It takes away from what it really is. The Mustang is a "muscle car" if you put IRS in it, it will cease to be what it is. It'll just be another random sports car on the road. If you want handling, buy a Subaru STI, wonderful cars that handle well. But if they do go to a IRS I'll be looking at other cars then. I love my Mustang and really want another one, but if Ford strays too far away I won't buy another one. This includes the IRS or the "EURO" look that I have seen. It's sooooo UGLY. They need to keep the same body style as the 2014s, they are beautiful.
I think you're misinterpreting the definition of a "sports car". Even with an IRS, the Mustang will not be mistaken for a sports car any more than a Camaro or Challenger would be. Traditional sports cars are about light weight and excellent aerodynamics, and are traditionally two seat vehicles, not 2+2.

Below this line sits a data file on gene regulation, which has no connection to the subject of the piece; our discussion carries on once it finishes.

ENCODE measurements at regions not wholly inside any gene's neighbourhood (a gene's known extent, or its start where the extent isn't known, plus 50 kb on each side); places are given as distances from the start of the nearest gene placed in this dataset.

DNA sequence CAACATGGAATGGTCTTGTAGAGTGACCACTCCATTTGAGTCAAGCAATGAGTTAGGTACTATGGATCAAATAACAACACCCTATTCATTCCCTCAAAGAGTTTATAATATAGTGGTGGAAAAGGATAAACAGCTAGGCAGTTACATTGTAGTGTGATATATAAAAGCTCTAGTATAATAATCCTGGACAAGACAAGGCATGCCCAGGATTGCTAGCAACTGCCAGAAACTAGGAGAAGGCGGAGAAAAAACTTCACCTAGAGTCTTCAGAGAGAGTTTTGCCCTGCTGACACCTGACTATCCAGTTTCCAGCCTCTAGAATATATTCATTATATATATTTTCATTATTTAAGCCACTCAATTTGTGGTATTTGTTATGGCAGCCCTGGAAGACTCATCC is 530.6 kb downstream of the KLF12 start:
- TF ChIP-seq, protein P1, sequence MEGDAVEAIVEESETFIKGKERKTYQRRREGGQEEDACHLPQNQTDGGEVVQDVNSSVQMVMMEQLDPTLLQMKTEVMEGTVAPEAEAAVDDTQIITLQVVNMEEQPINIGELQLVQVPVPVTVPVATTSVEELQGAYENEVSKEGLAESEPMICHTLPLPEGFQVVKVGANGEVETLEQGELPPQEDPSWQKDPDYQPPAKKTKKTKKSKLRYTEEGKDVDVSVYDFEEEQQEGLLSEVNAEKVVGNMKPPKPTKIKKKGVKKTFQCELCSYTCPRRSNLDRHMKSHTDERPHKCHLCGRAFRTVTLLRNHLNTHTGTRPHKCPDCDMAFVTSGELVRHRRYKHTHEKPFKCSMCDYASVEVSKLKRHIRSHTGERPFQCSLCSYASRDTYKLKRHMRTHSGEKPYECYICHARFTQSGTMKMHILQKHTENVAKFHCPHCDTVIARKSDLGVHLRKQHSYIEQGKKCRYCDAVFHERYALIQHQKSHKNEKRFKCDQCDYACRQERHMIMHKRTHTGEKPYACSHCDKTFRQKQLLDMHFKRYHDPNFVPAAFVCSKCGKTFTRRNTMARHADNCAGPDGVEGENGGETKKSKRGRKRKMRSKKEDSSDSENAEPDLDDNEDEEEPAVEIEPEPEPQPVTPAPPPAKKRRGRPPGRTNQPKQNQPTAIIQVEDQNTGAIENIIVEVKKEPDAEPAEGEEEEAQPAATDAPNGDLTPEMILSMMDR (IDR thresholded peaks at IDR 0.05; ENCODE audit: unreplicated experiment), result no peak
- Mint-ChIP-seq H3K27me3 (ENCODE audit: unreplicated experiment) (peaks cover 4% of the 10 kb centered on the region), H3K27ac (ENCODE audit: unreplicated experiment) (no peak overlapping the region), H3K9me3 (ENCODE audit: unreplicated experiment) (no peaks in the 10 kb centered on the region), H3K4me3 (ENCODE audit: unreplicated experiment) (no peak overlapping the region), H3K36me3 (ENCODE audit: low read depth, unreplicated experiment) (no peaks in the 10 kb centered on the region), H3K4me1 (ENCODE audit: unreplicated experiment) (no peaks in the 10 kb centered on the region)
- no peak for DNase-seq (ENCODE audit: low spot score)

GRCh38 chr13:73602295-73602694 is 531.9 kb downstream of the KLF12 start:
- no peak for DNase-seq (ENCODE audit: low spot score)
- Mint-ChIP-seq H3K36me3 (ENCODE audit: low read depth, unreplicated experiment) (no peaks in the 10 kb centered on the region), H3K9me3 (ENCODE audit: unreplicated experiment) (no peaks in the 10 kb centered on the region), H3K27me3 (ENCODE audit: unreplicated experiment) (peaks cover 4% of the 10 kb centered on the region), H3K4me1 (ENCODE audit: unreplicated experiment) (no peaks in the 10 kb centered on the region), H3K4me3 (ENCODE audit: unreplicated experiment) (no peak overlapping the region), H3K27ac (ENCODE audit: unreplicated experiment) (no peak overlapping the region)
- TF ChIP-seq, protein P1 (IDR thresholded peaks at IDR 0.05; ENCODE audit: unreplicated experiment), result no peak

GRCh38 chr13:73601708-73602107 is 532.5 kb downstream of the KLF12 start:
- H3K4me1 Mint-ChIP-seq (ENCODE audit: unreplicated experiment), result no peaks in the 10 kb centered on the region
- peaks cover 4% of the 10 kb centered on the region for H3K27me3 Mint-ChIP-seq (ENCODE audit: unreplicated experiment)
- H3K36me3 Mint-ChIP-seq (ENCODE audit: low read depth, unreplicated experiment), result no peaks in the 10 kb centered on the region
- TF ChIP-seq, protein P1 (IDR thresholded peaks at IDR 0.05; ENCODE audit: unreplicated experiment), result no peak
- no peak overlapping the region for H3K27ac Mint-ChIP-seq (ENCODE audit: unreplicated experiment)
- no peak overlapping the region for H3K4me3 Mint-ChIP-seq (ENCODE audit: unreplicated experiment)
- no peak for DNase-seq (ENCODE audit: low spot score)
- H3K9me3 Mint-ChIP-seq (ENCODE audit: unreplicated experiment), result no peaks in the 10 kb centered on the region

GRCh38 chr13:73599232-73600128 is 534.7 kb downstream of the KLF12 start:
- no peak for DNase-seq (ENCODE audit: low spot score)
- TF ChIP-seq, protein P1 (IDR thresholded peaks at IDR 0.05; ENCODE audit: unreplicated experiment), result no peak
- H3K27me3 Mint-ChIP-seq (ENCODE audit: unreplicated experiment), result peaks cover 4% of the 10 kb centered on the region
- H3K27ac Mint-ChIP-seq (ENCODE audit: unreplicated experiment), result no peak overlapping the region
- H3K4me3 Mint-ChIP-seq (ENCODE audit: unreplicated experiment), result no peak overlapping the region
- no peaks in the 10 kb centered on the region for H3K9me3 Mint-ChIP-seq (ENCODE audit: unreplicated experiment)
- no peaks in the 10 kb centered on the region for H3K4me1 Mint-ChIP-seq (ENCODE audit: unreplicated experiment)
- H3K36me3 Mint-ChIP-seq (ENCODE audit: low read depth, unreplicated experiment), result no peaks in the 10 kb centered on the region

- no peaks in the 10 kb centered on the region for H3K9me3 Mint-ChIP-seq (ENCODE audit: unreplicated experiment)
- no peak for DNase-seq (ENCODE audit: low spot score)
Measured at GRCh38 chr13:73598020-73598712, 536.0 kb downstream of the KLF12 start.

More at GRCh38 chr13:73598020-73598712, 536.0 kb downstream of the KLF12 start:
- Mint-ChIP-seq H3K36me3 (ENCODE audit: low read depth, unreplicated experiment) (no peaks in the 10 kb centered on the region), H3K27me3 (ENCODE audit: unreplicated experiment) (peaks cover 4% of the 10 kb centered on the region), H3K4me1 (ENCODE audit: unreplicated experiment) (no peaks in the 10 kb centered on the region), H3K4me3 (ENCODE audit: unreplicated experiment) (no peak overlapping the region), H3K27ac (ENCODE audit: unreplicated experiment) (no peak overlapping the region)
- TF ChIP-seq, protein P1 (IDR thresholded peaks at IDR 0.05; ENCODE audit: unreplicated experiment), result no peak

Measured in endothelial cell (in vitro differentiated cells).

While the new Mustang may be lighter and more aerodynamic, it's probably not going to be THAT much lighter than the current generation. Definitely not close to being considered a sports car.
Muscle cars are about raw performance, and I don't see that aspect of the Mustang changing at all. It will still have a big V8 with massive torque in GT form, and a reasonably powerful base V6.
What about a live rear axle appeals to you? I'm just curious. You can't say it's for the track, because it's really only an advantage on a dragstrip and a disadvantage on a road course or racetrack. The new GT500 barely beat out the ZL1 at Laguna in MT's test despite a significant advantage in horsepower and a lighter weight. If it had an IRS, it would have been a complete blowout.
And on regular roads, there's no comparison in terms of driveability and composure.
As long as the styling is good and it still has a "Mustang feel" there is absolutely no reason not to make the mechanical elements like the suspension a little more sophisticated for road use, which is where 99% of people will be using it on a daily basis.